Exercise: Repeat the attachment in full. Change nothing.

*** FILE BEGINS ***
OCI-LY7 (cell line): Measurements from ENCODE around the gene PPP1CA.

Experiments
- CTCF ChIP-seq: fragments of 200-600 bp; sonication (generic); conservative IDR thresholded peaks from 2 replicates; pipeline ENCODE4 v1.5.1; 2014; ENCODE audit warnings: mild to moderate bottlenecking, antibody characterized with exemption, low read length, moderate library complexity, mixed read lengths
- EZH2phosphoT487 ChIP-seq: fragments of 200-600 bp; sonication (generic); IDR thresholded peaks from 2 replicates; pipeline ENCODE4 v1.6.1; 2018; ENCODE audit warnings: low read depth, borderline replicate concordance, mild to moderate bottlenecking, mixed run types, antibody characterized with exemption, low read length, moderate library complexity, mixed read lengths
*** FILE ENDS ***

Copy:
OCI-LY7 (cell line): Measurements from ENCODE around the gene PPP1CA.

Experiments
- CTCF ChIP-seq: fragments of 200-600 bp; sonication (generic); conservative IDR thresholded peaks from 2 replicates; pipeline ENCODE4 v1.5.1; 2014; ENCODE audit warnings: mild to moderate bottlenecking, antibody characterized with exemption, low read length, moderate library complexity, mixed read lengths
- EZH2phosphoT487 ChIP-seq: fragments of 200-600 bp; sonication (generic); IDR thresholded peaks from 2 replicates; pipeline ENCODE4 v1.6.1; 2018; ENCODE audit warnings: low read depth, borderline replicate concordance, mild to moderate bottlenecking, mixed run types, antibody characterized with exemption, low read length, moderate library complexity, mixed read lengths